Do you find yourself saying these words:
Do you think money grows on trees?
What do you think I’m made of, money?
When my kids hit middle-school age I felt like I was constantly shelling out money for the movies, Chick-fil-A, youth group activities, and new clothes. I wanted my kids to have all of this but what yanked my chain was they did not seem to appreciate the value of money.
Chuck and I came up with a plan that taught a great life lesson to our children. We figured out how much money we spent on them over a twelve-month period. This included clothes, fun money, and summer camp. We then divided the amount by twelve and came up with their weekly allowance.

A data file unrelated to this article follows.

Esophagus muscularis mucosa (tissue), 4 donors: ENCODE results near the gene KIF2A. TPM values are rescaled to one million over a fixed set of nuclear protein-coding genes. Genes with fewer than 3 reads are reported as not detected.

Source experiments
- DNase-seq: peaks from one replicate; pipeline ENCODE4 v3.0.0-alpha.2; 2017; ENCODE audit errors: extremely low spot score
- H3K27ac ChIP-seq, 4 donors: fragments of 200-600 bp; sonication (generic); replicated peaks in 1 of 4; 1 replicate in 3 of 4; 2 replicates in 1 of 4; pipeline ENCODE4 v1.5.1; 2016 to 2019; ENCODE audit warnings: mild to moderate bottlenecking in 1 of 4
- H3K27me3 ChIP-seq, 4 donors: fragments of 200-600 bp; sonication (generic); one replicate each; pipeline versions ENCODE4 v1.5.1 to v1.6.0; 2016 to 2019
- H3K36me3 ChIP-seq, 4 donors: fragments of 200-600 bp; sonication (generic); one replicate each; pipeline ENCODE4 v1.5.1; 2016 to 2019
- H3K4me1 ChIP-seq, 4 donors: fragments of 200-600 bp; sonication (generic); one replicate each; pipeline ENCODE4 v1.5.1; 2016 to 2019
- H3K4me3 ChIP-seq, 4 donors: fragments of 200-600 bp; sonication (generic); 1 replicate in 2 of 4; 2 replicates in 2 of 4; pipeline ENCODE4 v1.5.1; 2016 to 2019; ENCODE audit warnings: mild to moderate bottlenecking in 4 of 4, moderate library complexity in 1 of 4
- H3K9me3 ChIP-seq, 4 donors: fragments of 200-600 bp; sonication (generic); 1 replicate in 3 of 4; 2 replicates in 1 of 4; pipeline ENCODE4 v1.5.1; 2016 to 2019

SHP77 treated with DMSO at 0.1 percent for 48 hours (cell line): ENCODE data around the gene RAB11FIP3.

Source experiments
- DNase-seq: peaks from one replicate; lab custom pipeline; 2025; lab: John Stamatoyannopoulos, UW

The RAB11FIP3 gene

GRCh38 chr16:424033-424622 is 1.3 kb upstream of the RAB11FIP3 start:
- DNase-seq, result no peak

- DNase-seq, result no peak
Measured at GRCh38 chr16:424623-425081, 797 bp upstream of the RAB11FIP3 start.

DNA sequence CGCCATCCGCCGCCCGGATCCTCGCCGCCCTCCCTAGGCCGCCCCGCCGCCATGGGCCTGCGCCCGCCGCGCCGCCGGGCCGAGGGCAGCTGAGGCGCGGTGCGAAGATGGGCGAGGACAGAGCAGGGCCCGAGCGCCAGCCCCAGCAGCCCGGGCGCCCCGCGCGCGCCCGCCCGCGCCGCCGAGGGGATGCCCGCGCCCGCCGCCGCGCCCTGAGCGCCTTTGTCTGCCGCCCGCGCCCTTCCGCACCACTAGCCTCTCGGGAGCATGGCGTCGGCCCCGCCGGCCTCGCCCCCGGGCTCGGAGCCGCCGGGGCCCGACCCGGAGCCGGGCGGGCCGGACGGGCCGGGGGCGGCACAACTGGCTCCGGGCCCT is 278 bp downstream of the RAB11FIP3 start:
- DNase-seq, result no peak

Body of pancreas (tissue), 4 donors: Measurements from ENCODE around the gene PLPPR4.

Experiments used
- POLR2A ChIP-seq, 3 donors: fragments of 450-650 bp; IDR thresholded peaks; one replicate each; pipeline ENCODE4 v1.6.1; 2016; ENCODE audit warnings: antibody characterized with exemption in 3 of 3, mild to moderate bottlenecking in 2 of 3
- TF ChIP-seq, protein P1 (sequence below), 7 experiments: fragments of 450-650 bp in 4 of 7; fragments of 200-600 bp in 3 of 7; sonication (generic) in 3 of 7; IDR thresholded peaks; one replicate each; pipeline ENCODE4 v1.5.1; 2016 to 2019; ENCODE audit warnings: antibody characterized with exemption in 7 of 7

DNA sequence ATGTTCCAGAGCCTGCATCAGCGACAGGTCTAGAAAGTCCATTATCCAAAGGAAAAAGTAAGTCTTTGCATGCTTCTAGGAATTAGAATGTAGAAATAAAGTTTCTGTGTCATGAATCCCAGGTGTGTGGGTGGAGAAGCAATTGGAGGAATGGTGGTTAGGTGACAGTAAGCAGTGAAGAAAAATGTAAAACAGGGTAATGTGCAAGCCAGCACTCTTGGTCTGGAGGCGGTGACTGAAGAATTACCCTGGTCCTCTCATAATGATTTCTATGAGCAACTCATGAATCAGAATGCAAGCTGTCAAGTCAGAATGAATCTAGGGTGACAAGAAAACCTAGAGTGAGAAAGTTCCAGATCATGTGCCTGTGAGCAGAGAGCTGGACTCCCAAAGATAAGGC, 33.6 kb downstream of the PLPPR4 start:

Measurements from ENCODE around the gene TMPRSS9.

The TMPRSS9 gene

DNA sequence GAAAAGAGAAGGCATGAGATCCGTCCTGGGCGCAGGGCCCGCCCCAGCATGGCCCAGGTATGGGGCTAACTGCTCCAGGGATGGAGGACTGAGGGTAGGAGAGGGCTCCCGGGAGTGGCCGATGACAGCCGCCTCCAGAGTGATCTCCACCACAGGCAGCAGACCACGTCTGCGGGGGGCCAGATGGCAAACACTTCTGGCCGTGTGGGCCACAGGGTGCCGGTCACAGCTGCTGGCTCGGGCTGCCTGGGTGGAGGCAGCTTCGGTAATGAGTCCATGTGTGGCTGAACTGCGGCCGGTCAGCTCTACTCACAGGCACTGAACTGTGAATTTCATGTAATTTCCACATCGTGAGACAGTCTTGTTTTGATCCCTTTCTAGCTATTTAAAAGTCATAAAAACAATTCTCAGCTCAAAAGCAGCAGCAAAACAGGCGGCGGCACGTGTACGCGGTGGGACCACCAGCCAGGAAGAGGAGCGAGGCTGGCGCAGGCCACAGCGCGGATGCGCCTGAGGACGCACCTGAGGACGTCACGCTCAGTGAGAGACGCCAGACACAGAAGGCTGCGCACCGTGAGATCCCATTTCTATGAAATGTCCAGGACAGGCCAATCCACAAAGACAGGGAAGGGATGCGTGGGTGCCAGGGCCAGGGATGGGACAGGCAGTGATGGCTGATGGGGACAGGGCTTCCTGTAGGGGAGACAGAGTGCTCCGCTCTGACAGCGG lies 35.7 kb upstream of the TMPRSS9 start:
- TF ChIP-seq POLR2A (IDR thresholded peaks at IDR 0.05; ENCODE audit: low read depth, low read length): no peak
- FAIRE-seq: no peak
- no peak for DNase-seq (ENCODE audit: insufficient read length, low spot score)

We sat down with the kids and explained the value of budgeting, tithing, generous giving, and saving. We even took it a step further and presented it in typed form and had them sign it.
My boys still enjoy wearing only designer clothes, but they bid for them on e-bay or watch for sales. They don’t mind drinking water and using coupons when they go out to eat with their buddies or on a date.
I knew Wesley understood the value of a dollar when one evening after the movies he and his friends stopped to buy ice cream at Marble Slab. Wes was shocked at the price and convinced his friends that he had a much cheaper plan. They bought a gallon of ice cream from Wal-Mart and a package of plastic spoons for the price of two double dipped cones. Wesley’s innovative idea is now a tradition after the movies.